After 20 days on a ventilator battling COVID-19, her lungs infected and her chance of survival slim, 49-year-old Jeri Hall suddenly started to get better.
When Dr. Eric Trueblood took her off the vent on April 16, he asked his patient if she needed anything. Hall was weak, barely able to speak. The doctor leaned in close.
“Yeah,” Hall whispered in a raspy voice. “Get me out of here.”
Tuesday afternoon, Trueblood stood quietly by as Hall, strapped into a rolling hospital bed, got pushed down a long hallway and out the front door at Monroe Hospital.
About 75 hospital nurses, doctors and staff lined the hallway, applauding as Hall departed. She was headed to a rehabilitation hospital to regain her strength and get back on her feet so she can return to her Owen County farm: fresh air, goats, chickens, a few dogs, a black cat, horses.
Outside, the wind blew open the doors to the medical transport van. Family members and friends had gathered to see her off.
“Love you mama,” her son Ty Robinson called out.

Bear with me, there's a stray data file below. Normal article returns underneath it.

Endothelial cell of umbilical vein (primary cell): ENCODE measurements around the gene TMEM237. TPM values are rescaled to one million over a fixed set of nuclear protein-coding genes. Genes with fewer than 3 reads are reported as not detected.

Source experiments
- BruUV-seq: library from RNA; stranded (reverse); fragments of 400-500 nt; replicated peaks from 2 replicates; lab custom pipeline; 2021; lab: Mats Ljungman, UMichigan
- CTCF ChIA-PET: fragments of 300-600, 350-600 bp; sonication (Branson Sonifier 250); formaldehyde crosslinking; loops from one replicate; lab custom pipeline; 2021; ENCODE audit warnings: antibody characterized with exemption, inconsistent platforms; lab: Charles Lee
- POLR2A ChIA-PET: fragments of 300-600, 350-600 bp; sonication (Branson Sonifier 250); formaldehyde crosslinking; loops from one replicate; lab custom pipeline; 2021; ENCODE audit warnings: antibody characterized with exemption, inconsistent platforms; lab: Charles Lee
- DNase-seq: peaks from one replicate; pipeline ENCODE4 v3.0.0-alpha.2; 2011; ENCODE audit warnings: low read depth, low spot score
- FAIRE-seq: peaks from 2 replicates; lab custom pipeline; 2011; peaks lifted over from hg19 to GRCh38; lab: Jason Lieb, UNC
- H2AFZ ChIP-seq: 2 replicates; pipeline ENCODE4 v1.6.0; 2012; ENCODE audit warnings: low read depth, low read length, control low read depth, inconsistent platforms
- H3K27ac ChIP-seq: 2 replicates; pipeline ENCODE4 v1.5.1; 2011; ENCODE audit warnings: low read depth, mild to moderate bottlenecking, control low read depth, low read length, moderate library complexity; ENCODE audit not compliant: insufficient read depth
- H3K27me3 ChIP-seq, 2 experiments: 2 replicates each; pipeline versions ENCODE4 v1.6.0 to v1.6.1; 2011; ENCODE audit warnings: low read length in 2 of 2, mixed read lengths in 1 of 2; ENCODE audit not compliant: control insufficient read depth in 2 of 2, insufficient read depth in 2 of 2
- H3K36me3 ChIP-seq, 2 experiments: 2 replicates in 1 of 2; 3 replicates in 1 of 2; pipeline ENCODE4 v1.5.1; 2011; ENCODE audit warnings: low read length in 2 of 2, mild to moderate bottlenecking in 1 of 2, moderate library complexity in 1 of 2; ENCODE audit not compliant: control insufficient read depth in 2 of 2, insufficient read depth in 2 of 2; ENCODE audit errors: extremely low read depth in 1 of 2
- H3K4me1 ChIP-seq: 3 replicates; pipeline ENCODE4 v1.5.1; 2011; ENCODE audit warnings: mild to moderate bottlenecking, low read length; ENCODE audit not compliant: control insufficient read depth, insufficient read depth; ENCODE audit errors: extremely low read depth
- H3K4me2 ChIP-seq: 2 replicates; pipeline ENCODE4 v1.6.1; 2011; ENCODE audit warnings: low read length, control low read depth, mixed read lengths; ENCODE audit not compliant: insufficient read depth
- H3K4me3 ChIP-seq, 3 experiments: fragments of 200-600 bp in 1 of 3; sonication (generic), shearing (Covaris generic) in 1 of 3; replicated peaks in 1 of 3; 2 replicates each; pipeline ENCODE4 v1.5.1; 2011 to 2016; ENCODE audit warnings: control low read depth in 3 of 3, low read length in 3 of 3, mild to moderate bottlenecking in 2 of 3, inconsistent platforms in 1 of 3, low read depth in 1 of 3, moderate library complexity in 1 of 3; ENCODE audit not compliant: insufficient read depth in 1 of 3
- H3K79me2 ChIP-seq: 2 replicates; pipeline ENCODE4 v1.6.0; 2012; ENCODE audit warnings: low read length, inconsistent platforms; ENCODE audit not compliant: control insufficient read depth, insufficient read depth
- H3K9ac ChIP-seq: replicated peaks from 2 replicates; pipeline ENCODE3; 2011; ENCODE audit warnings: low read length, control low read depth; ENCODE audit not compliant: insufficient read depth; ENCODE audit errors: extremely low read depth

Chief nursing officer Nancy Bakewell said other COVID-19 patients have recovered and left the hospital, but this was a particularly special moment, so unexpected.
Because Trueblood, a critical care lung specialist, had told Hall’s family she likely would die from the coronavirus.
“I don’t know that I’ve ever seen anyone with acute respiratory distress syndrome this bad who went on and survived it,” he said Tuesday afternoon.
At the darkest moment, he leveled with Ronnie Sue Robinson around midnight about the reality of her mom’s dire condition. “I don’t see how we are going to get her through the night.”
Hall was alive at daybreak, and the medical team continued to try—everything—to save her, including several experimental drugs and turning her face-down, once for two days straight.
“We used all the tricks, everything we could think to do,” he said. “We paralyzed her at one point. We bought her time. And mostly, we didn’t give up.”
There always was a glimmer of hope, and also an agreement with Hall’s family to not take futile measures to save her.
Every time her condition worsened, every time a new drug didn’t work, each time her oxygen levels would plummet—sometimes to 70 percent with the vent going full bore—Hall “would always hang on, sometimes by just a thread.”
Trueblood attributes Hall’s rebound and road to recovery not to the medicines he tried but to the supportive care she received, her immune system and her resolve.
“She is a strong person. And our staff was invested in her,” he said. “Being such a small hospital, I could focus on her. We rode it out.”